They also learned a "calculated evacuation" to avoid "running blindly in the halls" in a panic, Deedon said -- the same way police officers are taught to move through a building without backup.

These skills can be applied beyond the school walls, Deedon stressed -- students can use what they're learning if faced with a shooting in a mall or movie theater.

The high schoolers' training also included examining decisions made by students during the 2018 shooting at Marjory Stoneman Douglas High School in Parkland, Florida, where 17 people were killed.

"They can run that scenario through in their own mind and understand how they would react," said Miller. "Could this type of training helped in that situation? I don't know. But I hope it would have."

During the new training Miller said he saw a change on his students' faces -- "zero anxiety, zero fear."

"I think now you see a bunch of empowered kids walking around," he said. "They're engaged, they understand why they're doing this."

Though some may find the training extreme for children, to Miller, it may be lifesaving.

"Are we gonna bury our head in the sand and hope for the best?," he asked. "Or are we gonna give our kids the training so they're empowered, whether it's here or outside of here, that they can hopefully save their lives."

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Grizzly bear attacks three hunters in separate incidents in Montana

AntonioGuillem/iStock(DILLON, Mont.) -- Wildlife officials in Montana are trying to determine whether the same grizzly bear is responsible for attacking three different people in two separate incidents.

The first attack occurred south of Cottonwood Creek at the Beaverhead-Deerlodge National Forest in Dillon around 7:30 a.m. Monday, when the bear charged at two adult hunters, according to the Montana Department of Fish, Wildlife and Parks. Both men were injured but were able to drive the bear away and seek medical treatment at a hospital nearby.

The second attack on Monday happened around 6:30 p.m. in the same area, when two hunters were heading north toward Cottonwood Creek, wildlife officials said. One of the hunters was injured before they were able to drive the bear away and get medical attention.

The victims' injuries ranged from moderate to severe, according to the department.

While both attacks involved a single bear, it's unclear whether the same bear is responsible, officials said. Additional details of the attacks were not immediately available.

The department has asked hunters to leave the area and closed Cottonwood Road.

It also reminded those who visit the forest to remain cautious and aware of their surroundings, and to carry spray, travel in groups and stay away from animal carcasses to avoid encountering a bear.

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Police responding to dispute fatally shoot man who lunges at them with samurai sword

WABC-TV(NEW YORK) -- Police officers responding to a disturbance at a home on Long Island, New York, fatally shot a man who lunged at them with a samurai sword, according to authorities.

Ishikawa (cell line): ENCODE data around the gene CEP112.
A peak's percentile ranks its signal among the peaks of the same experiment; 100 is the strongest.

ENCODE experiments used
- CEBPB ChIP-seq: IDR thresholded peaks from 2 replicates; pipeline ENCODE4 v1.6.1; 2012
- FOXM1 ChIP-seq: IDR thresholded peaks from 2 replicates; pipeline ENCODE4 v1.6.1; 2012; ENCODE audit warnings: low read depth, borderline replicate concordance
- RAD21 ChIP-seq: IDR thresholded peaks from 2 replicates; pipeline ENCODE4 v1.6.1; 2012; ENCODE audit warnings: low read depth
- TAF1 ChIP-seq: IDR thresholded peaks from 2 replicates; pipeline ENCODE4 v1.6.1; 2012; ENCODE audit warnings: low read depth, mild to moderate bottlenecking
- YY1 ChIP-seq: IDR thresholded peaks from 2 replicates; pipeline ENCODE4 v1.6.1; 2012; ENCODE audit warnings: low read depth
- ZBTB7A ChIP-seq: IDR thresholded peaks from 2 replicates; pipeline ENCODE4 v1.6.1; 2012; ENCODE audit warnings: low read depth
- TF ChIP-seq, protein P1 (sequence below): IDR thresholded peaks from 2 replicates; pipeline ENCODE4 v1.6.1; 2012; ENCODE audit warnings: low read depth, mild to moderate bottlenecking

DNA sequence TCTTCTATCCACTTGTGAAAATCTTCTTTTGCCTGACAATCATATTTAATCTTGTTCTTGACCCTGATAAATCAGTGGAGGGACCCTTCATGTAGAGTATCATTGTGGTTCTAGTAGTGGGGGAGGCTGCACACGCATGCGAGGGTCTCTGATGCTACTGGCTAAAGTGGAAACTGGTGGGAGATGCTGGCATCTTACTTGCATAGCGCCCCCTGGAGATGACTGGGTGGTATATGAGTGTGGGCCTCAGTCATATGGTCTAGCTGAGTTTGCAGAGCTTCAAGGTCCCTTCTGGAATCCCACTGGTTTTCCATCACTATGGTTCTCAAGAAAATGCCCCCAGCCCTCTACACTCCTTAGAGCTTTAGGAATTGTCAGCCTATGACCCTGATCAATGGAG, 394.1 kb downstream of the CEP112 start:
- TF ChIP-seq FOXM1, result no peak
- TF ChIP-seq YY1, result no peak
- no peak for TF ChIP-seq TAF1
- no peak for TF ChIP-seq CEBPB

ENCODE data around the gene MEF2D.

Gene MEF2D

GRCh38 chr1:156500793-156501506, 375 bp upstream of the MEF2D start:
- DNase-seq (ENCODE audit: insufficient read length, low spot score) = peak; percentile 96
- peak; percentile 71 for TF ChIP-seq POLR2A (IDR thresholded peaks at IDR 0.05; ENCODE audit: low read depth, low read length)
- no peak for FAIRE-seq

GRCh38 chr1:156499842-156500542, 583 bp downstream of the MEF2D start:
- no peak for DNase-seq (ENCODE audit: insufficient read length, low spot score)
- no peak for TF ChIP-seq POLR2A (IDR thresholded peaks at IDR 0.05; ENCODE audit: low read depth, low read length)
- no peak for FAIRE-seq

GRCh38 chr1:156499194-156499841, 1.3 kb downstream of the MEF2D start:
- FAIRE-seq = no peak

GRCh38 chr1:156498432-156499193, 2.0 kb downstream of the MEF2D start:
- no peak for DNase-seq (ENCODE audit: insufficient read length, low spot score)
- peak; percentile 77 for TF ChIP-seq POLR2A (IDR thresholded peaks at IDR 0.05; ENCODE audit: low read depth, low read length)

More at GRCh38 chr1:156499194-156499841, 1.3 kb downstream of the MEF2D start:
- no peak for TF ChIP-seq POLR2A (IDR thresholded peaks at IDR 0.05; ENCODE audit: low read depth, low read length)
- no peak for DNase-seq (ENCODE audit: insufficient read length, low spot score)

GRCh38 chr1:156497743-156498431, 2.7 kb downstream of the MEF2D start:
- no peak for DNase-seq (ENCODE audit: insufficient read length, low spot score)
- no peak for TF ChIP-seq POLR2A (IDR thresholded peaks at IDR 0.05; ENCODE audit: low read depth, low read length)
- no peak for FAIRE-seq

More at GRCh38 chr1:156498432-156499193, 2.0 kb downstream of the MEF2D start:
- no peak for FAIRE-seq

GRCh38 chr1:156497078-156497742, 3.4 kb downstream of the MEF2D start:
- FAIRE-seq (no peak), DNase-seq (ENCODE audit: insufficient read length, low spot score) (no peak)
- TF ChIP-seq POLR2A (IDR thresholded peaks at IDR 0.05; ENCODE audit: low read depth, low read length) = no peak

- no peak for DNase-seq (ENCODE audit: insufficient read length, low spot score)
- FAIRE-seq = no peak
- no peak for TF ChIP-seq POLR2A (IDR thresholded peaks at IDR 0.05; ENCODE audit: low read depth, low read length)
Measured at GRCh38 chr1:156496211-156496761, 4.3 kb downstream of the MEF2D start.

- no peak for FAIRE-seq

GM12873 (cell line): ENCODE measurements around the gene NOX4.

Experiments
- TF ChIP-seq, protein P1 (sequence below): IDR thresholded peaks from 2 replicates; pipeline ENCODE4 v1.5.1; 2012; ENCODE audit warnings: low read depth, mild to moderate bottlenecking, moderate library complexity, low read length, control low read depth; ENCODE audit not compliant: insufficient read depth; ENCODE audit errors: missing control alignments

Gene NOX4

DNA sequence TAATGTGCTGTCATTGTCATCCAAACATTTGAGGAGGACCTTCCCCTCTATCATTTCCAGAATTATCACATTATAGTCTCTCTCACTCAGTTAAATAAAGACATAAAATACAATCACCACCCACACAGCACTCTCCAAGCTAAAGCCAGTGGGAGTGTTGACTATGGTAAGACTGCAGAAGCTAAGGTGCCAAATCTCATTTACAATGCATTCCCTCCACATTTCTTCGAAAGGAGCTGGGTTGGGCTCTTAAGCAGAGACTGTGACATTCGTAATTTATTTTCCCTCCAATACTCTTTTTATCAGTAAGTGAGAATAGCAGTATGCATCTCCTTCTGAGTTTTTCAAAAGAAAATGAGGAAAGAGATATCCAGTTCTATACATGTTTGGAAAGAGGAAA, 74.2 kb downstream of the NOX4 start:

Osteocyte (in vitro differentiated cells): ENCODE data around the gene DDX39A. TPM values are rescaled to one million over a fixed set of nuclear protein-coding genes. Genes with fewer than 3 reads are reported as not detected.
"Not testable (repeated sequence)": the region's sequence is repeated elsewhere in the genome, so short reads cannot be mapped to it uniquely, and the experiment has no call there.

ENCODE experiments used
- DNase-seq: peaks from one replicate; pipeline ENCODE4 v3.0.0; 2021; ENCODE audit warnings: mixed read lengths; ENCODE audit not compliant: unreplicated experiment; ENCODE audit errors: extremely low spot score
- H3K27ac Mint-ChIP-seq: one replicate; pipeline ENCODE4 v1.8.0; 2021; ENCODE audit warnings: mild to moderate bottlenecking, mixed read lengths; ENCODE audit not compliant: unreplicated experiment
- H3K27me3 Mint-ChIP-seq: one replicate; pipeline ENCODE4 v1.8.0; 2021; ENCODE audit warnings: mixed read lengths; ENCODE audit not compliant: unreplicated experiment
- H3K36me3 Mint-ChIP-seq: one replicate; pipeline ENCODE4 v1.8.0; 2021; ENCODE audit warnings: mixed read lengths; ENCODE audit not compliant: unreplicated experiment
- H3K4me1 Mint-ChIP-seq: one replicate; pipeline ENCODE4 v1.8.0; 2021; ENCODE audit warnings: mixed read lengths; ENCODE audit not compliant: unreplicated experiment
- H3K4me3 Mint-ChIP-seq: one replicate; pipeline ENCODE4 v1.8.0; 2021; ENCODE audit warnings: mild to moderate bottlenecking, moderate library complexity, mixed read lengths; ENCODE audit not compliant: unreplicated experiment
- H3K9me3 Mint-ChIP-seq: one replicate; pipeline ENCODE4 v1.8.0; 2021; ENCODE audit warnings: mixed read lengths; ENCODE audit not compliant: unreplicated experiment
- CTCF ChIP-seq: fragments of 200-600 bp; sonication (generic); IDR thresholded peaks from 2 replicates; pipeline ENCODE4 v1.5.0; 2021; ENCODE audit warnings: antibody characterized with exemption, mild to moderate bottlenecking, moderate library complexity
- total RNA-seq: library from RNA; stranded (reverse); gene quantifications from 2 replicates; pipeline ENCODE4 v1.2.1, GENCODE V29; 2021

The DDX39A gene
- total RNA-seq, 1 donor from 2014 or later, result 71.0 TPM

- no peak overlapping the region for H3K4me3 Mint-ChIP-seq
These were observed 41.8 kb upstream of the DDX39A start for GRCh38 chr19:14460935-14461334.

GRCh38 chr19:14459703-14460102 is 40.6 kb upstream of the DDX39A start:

Officers arriving Friday night at the home in Oceanside found a 36-year-old man in an altercation with his father, reported ABC station WABC-TV.

Police said the father was forced to called 911 after the son threatened the family.

"Two of our police officers arrived here, responded inside the residence," Nassau County Police Commissioner Patrick Ryder told WABC. "The son was very distraught. He had knives in his hand, he then dropped those knives and picked up a samurai sword."

"The officers instructed him to drop it, they said it several times," Ryder said. "He then lunged at the officers and the officers fired shots."

A neighbor told WABC that the family had tried for years to help the son's emotional issues.

"The father is just decimated. It's terrible," neighbor Brian McShane told WABC. "Tragedy all around, really, for the family. Good people. And really just a disturbed boy."

McShane said the son had been "acting erratic the past couple of days. He went to attack his sister and then everything went to hell."

Ryder said that after the shooting, the officers performed CPR on the son and rushed him to the hospital, but they couldn't save his life.

"The dad was very supportive, understood and actually said the officers did everything they could," Ryder said.

The two responding officers were hospitalized for trauma, WABC reported.

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Teen charged for threatening to 'shoot 400 people for fun,' police say

smolaw11/iStock(MCALESTER, Okla.) -- Police arrested an Oklahoma teenager with a semi-automatic rifle this week after she allegedly threatened to target her former high school and "shoot 400 people for fun."

Alexis Wilson, 18, was arrested at her home on Monday after allegedly telling coworkers at a pizza restaurant in McAlester, Oklahoma, about 90 miles south of Tulsa, that she purchased a new AK-47 and had the urge to shoot people, according to police.

The coworkers reported Wilson's comments after she left, claiming she had showed them videos and images of her firing the rifle and noted that "there were so many people" at McAlester High School, where she previously attended, that she would like to shoot, according to an incident report.

Officers with the Pittsburg County Sheriff’s Office said they found the rifle in Wilson's bedroom, as well as a 12-gauge shotgun, six high-capacity magazines and rounds of ammunition. She was charged with a felony for making a terrorist threat against the school.